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A Double Meat Feast From Hansot Packed Meals

Packed meals, or lunch boxes, known in South Korea as Dosirak, have a long history here. From the early kimbap meals that I had as a child to the fancier ones of today, these dosirak have been served on tours and school trips for a long time.

One of the more famous packed meal companies in Korea is Hansot. Started in 1993, they now boast over 700 locations around the country.

In university, when I was in Seoul, I really liked going to Hansot because you could get a meal with many flavors for a really low price.

These days, Hansot is still around. Many of the food items are the same, but they are expanding their menu range to include many pricier packed meals. They have also begun to renovate many of their locations. In the early days it was very much a “plastic” store, very similar to 1990s McDonalds. These days however they have been making it look more natural, including more wood and plants.

Recently, a Hansot location opened in my neighborhood, so I decided to pick up a couple of packed meals to capture a little bit of childhood nostalgia.

The store looked a little different than in the past from the outside, and inside was even more different.

There were a small number of tables for sitting.

Some items you could buy a la carte.

And even a wall of ferns!

Hansot has also gone self-ordering, and after taking a few minutes to figure out what exactly I was trying to order, I decided to get two packed meals. The first one was the Meat Meat, and the other was the Sweet and Sour Pork Young Master Meat Meat. While the names may seem a little unusual, I was really hoping that they would be tasty!

While waiting for my meals, I looked at the menu on the wall, and very surprised that they now have packed meals that cost almost $10. In the early days the most expensive one was around $5, so Hansot is really emphasizing a more premium image these days.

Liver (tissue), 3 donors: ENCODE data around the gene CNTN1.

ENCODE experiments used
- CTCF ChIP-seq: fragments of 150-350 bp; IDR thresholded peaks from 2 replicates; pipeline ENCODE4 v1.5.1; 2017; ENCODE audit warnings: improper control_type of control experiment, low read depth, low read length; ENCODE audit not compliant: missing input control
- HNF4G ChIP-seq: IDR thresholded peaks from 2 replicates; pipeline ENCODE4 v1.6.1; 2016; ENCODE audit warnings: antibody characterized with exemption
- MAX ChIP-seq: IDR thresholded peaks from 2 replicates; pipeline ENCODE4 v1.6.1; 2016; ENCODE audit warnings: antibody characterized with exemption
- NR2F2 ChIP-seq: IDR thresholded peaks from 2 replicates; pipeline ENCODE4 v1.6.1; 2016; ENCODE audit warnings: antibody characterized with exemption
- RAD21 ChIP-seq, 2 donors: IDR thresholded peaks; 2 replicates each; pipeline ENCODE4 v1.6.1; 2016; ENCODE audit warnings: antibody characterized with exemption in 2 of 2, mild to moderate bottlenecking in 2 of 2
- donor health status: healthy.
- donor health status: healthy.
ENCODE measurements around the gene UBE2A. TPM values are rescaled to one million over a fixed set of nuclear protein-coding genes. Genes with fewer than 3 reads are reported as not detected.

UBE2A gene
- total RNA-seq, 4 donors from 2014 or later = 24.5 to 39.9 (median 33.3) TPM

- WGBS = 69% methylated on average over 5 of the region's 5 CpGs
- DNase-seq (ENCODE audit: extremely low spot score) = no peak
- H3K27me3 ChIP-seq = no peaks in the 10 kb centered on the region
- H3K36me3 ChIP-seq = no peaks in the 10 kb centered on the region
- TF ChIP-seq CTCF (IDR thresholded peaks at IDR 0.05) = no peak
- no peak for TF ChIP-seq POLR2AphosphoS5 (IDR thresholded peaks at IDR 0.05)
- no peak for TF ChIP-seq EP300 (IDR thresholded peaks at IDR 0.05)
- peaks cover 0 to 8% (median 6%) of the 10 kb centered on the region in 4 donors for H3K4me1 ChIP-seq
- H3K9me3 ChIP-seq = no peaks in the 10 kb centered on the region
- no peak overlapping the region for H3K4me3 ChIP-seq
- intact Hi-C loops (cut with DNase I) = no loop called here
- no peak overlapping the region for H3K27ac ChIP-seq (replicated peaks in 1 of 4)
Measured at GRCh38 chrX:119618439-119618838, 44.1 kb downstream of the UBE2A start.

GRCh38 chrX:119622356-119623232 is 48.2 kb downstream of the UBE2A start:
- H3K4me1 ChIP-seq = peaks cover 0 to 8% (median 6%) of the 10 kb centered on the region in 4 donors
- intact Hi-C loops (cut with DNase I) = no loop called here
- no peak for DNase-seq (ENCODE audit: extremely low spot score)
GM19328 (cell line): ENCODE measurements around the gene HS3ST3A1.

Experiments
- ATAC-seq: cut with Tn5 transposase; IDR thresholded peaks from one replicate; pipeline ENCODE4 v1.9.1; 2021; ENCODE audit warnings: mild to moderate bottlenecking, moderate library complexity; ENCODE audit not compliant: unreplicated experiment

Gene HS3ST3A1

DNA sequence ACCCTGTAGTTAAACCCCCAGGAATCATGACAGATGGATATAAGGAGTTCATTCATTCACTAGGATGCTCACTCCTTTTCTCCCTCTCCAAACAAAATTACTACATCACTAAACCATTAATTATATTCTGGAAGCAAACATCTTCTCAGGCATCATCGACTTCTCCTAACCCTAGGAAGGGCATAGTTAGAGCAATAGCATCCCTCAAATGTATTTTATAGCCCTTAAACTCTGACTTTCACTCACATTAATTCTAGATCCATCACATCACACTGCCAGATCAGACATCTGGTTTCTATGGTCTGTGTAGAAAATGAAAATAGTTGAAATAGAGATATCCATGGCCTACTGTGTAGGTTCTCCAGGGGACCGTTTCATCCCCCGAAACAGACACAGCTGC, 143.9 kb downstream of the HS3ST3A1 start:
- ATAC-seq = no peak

After arriving home, I unpacked my two packed meals. The first one I tried was the Meat Meat meal.

The Meat Meat meal came with some bulgogi and spiced bulgogi (with gochujang) as well as rice, kimchi, seaweed, and some cabbage salad.

The two different meats, while both being pork, were quite tasty. The regular bulgogi was very sweet, and the meat was tender.

The spiced bulgogi was also tasty and made for a nice contrast, as it was not too sweet or spicy.

The second packed meal was the Sweet and Sour Pork Young Master Meat Meat. I’m not sure about the reason for the Young Master in the title, but the Sweet and Sour Pork is a bit of a mislabeling.

While this set does have the same meat we would get from this type of dish at a Chinese restaurant here in Korea, the sauce that Hansot includes with the set is a chili sauce, not a sweet and sour sauce.

In any case, this Sweet and Sour Pork Young Master Meat Meat meal has FOUR different types of meat. There are the same types of bulgogi as the Meat Meat meal, and also some pork cutlet pieces and the breaded and fried pork that comes from the name.

The meal also comes with pickled radish, rice and kimchi.

As the only real difference between the two was the battered and fried meats, it felt very similar to the first meal. The pork cutlet pieces were easily my favorite out of everything that I had. The pork cutlet had ample meat, and the coating was soft and flaky, not crunchy. It was also nicely seasoned.

The sweet and sour pork meat was not overly special, as it was a bit overcooked and didn’t have a lot of pork in it.

The chili sauce was tasty and added a nice level of heat that was also different in flavor to the kimchi and the spiced bulgogi.

By the time I was done eating, I was quite full and was overall happy with the two packed lunches. The only real disappointing part was the sweet and sour pork meat, but I think you can definitely enjoy some food from Hansot in South Korea.

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